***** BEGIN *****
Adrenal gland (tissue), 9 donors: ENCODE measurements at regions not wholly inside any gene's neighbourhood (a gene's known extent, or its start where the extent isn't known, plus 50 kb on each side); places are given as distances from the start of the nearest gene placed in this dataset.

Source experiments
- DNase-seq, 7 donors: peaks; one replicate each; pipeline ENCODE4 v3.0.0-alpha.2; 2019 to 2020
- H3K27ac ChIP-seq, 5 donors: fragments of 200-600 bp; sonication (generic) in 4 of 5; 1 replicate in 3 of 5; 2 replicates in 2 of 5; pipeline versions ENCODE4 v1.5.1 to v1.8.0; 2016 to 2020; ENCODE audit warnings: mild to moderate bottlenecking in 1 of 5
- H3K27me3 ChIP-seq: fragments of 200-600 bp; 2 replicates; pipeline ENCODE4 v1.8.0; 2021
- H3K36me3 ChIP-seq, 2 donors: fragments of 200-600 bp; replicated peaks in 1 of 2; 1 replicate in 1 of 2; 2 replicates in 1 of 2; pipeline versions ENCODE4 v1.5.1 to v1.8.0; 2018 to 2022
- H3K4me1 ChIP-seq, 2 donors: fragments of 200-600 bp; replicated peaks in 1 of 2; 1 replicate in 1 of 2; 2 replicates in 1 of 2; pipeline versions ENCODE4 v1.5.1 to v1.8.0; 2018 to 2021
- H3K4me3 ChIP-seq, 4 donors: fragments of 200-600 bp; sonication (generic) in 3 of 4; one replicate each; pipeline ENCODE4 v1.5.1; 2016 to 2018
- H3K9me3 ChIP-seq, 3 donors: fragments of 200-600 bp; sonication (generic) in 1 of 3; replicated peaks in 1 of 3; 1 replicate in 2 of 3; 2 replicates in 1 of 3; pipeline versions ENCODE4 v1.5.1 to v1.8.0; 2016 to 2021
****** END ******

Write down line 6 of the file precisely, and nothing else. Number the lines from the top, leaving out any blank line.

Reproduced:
- H3K36me3 ChIP-seq, 2 donors: fragments of 200-600 bp; replicated peaks in 1 of 2; 1 replicate in 1 of 2; 2 replicates in 1 of 2; pipeline versions ENCODE4 v1.5.1 to v1.8.0; 2018 to 2022